2.6. Fluorescent Staining of Cell Nuclei with Hoechst 33342 Dye

Cells were cultured in 96-well plates, as described above. After 24, 48, and 72 hours of culturing with WO3 nanoparticles, the cells were washed with HBSS, prior to 20 min staining with Hoechst 33342 (1 mg/mL). Images of stained cells were captured by fluorescence microscopy, and the percentage of apoptosis was calculated by counting (there were >600 cells per group).

2.7. Statistical Analysis

The experiments were carried out in 3-4 replicates, and analytical determinations for each sample were performed in duplicate. The results of the experiments were compared with the control experiment. Methods of variation statistics were applied to estimate the reliability of the results. To assess the statistical significance, the Mann-Whitney test was used (). The obtained data were processed using Microsoft Excel 2007 software.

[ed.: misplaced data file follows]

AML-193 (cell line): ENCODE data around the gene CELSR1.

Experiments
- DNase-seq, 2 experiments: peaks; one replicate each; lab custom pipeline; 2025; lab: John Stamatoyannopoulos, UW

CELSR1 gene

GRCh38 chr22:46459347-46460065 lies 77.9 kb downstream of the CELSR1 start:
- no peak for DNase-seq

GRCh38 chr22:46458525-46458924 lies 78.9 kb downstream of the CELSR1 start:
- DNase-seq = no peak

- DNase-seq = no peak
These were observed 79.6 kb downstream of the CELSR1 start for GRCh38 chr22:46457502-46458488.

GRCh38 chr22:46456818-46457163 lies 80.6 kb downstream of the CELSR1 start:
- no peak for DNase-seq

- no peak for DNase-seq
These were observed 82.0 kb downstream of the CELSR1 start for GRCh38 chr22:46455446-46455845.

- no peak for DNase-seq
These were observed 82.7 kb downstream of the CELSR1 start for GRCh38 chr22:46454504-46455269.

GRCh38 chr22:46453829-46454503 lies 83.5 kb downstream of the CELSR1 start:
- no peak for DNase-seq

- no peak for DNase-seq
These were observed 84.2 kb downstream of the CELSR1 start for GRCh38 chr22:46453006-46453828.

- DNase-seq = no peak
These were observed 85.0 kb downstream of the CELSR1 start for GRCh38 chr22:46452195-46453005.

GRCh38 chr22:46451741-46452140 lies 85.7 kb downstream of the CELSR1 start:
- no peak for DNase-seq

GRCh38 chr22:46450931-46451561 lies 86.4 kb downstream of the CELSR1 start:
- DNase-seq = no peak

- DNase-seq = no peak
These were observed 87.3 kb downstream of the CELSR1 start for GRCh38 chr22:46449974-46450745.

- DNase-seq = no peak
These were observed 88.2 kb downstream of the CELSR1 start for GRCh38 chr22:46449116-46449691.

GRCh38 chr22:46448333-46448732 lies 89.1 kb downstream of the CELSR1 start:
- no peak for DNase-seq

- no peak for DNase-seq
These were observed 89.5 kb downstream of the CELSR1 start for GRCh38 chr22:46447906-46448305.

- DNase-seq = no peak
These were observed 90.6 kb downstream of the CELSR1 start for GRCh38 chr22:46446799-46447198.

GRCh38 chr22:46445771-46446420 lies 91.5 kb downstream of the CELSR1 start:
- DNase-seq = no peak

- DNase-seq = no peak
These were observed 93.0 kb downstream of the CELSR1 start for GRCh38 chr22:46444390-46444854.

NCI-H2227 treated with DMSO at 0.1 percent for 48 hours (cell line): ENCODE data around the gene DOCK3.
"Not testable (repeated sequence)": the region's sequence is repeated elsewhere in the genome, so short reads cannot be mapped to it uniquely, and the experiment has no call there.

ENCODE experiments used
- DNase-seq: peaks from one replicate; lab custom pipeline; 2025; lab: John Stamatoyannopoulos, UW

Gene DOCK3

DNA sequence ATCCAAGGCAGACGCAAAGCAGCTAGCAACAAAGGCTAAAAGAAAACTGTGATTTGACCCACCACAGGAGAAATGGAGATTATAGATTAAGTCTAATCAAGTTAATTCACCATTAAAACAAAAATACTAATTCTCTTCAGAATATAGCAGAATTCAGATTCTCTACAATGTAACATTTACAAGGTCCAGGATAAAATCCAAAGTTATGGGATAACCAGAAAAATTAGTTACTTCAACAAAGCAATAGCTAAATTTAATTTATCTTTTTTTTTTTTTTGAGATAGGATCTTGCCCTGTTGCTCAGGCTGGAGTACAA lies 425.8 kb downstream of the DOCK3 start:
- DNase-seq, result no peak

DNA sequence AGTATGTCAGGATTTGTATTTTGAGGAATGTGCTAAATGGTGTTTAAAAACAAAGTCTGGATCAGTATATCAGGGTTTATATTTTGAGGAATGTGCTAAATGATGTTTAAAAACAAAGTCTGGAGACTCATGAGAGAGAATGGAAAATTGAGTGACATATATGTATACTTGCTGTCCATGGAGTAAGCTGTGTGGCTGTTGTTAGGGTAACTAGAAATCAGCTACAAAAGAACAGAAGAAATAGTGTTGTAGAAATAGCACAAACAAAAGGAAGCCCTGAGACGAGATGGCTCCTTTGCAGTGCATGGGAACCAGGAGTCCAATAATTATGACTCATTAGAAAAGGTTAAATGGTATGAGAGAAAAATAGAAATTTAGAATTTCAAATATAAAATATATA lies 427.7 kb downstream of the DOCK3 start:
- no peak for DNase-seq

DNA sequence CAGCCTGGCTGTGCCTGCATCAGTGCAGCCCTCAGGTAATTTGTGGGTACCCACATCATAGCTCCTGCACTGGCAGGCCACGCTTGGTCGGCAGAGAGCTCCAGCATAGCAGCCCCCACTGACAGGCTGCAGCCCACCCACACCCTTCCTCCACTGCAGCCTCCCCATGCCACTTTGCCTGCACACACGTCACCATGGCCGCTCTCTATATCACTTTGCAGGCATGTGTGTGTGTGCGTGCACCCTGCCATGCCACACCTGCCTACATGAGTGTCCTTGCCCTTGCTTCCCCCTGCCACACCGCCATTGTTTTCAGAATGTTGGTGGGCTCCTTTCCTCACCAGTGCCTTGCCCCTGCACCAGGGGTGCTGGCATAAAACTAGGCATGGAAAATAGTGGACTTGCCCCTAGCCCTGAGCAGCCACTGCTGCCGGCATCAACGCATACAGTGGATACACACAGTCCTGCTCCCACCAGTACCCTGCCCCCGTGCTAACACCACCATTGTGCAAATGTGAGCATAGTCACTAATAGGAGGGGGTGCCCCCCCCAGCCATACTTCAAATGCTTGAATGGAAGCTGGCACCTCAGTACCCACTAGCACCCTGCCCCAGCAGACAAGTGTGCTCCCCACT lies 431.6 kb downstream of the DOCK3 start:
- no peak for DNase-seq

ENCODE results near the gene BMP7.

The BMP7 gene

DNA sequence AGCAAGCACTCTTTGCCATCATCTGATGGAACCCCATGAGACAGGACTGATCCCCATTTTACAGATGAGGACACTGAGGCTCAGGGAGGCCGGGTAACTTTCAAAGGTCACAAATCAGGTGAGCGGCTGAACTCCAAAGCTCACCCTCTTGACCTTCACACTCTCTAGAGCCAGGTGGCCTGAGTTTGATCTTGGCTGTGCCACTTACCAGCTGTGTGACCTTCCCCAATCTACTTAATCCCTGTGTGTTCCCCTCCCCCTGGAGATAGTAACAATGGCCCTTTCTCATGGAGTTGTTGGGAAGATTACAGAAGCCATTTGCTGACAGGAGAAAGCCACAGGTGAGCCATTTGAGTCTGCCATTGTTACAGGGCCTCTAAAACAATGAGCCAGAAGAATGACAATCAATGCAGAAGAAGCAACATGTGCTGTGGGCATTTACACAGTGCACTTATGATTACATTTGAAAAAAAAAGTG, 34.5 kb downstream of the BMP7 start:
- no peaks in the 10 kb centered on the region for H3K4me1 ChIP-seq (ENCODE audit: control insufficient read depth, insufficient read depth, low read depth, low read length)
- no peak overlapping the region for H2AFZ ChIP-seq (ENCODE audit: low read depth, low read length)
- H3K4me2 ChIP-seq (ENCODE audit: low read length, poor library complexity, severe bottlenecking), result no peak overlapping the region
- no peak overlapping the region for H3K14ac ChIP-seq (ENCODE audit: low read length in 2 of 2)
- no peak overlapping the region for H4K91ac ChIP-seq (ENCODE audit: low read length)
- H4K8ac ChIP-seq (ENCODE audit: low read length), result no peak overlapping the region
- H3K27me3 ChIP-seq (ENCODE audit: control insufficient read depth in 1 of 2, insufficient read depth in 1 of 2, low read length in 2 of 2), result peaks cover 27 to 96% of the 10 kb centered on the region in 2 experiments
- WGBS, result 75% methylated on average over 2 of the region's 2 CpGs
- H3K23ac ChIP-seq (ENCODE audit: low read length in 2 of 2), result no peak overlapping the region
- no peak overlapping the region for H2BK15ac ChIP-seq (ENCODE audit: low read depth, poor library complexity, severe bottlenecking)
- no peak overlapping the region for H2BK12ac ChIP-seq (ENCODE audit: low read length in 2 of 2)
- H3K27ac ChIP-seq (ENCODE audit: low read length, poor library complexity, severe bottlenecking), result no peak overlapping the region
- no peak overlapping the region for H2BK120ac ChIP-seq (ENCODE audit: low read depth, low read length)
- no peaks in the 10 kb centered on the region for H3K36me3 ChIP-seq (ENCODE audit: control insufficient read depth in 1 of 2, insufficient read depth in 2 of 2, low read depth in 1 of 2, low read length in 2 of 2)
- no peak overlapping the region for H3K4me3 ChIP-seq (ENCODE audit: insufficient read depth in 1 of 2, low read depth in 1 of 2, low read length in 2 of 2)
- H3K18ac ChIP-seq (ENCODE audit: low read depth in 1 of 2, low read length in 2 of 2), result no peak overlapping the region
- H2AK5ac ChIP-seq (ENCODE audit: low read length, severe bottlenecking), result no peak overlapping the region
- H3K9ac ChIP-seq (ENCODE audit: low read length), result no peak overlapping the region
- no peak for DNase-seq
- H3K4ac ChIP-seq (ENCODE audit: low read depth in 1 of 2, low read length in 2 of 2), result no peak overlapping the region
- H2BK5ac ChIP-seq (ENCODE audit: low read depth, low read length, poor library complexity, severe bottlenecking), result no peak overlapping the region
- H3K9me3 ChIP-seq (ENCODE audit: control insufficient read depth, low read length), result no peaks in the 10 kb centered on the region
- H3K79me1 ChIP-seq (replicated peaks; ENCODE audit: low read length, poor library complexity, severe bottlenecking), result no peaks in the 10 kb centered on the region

3. Results and Discussion

WO3 sols, both nonstabilized and stabilized by dextran, demonstrated very good sedimentation stability. After 7 days of storage, the volume fraction of clear liquor did not exceed 7% (Table S1, Supplementary Information). According to X-ray powder diffraction data (Figure 1(a)), the sols obtained were composed of highly crystalline orthorhombic tungsten trioxide (β-WO3) with a particle size of , as calculated using a full-profile analysis of X-ray diffraction patterns. SEM images (Figure 1(b)) were in good agreement with the XRD data and showed that ultrasonication resulted in complete disintegration of WO3 aggregates with the formation of free-standing particles.

Figure 1: The SEM image (a) and X-ray diffraction pattern (b) of WO3 nanoparticles.